The trail is easy to follow but as you get further down, the shade opportunities quickly dwindle. We almost ventured off the trail but thought that would be pretty dumb knowing how inexperienced we were and it was now high noon. It’s a good thing we didn’t, I checked out the area we would have been in via google terrain and it lead to an area with zero outlets.

In total we were on the trail for two hours so I guestimate we completed half of the trail. If we had gone earlier we could have finished the entire length, the sun is just that relentless this time of day. As much water as you think you need you can at least double it.

Needless to say we were rewarded with spectacular views and a very interesting terrain to traverse. Next time we will devote an entire day to the reserve when we have more time, we barely scratched the surface this outing.

Centro de Conservación de Manatíes en la Universidad Inter Americana de Puerto Rico 

Went to visit these amazing creatures one afternoon. If you get the chance you should pay them a visit! They’re easy to find and you can make reservations via email. More information here.

Tip: Bring exact cash only, they don’t supply change and no credit cards are accepted!

The Green Plague.

The Green Iguana now outnumbers human inhabitants on the island. That’s 3.6 million Humans vs 4 million Green Iguanas to be precise, for now.

They can grow up to 6′ long, destroy crops, damage bridges and hinder flight traffic at our airports. Other than the occasional dog’s chew-toy or passing car, these creatures have no natural predators.

There is a movement to bring them to the local menu but as of today there are no large scale processing facilities to handle the task. I did a short poll at a recent family function though and all refused to even entertain the idea of eating one. :)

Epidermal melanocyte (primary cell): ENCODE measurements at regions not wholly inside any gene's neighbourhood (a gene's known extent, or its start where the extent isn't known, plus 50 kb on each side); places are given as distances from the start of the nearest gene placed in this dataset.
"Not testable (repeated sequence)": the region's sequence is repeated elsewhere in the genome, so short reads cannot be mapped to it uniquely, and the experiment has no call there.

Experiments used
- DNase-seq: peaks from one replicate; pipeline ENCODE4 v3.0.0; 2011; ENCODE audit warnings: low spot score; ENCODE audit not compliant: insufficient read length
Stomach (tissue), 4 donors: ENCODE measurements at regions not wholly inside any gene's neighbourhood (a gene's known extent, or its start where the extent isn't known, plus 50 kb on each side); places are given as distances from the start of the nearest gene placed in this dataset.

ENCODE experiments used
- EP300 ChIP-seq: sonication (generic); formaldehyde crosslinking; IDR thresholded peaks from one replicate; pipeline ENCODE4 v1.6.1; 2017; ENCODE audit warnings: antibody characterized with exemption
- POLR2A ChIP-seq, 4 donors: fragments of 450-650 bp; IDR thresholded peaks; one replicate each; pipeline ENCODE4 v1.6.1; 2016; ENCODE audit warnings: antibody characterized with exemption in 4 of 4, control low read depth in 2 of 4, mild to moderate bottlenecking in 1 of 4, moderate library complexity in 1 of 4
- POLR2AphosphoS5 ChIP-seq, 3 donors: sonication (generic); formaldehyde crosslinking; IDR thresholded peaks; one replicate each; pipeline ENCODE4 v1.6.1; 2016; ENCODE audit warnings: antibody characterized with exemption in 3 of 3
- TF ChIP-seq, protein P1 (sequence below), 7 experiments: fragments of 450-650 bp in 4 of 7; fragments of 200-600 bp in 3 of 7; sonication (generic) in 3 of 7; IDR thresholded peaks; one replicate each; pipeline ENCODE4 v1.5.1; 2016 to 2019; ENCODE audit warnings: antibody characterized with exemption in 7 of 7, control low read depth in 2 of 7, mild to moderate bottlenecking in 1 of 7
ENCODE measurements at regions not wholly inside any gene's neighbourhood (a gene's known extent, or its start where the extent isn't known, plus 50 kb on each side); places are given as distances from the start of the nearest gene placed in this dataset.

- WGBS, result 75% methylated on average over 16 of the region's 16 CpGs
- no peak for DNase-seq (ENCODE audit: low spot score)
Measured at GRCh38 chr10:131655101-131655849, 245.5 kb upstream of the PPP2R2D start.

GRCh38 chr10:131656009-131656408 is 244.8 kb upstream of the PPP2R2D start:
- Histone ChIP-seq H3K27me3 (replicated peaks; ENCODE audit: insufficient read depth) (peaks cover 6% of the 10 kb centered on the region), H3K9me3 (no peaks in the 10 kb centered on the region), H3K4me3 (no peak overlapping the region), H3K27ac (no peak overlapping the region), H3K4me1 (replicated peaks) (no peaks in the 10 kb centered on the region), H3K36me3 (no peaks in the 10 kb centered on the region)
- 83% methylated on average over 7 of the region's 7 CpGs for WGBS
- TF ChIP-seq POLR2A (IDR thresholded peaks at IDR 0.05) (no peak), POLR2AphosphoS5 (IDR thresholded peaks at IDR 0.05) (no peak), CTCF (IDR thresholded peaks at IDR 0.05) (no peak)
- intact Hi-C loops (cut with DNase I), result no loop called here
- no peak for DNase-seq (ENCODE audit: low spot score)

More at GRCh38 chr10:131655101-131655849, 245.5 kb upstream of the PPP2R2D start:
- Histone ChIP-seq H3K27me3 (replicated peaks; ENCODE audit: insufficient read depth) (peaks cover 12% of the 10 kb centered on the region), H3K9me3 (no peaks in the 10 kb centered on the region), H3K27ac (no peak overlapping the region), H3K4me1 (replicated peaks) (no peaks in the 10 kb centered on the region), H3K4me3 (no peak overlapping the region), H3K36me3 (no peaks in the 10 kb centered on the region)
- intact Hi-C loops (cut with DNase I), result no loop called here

Several groups have also taken upon themselves to conduct large scale hunting expeditions to cut numbers down. All perfectly legal and encouraged. Ecological groups tend to focus on destroying the clutches of eggs buried through out the island. It is estimated with both concerted efforts it will still take approximately 10 years to get the population under control.

Convenient drive-thru horse petting in Arecibo.

Delicias Falls in Ciales

On our way back from the Jayuya Coffee Festival we decided to check out Las Delicias Falls in Ciales. It was a little scary going up in one spot, (super slippery) but after that it was a breeze and took less than a few minutes. This was one of those rare days where we were essentially alone in this idyllic setting.  If it weren’t for our growling stomachs we could have stayed there all day. Take a look for yourself..

Farm in Caño Tiburones

This trip found us meandering through the back roads of Arecibo looking for another access point to Caño Tiburones. After passing a few homes in what seemed like the middle of nowhere we decided to ask for help.

We spotted a lady in front of a farm house and explained our quest. Sure enough she had an access point right on her property and kindly let us use her private trail to get there. Some days we are so incredibly lucky to find such accommodating people.

We had a blast looking at all the farm animals including many few week-old calves and goats. Lots of dogs, horses, chickens, pigs and cats as well. As per usual, we didn’t see many birds, in fact, we only saw one egret and another that flew away too quickly to id. Oh well, it all evens out, right?

It’s a horse, dummy.

Saw a bush move in a field and then this sweetie’s head popped up.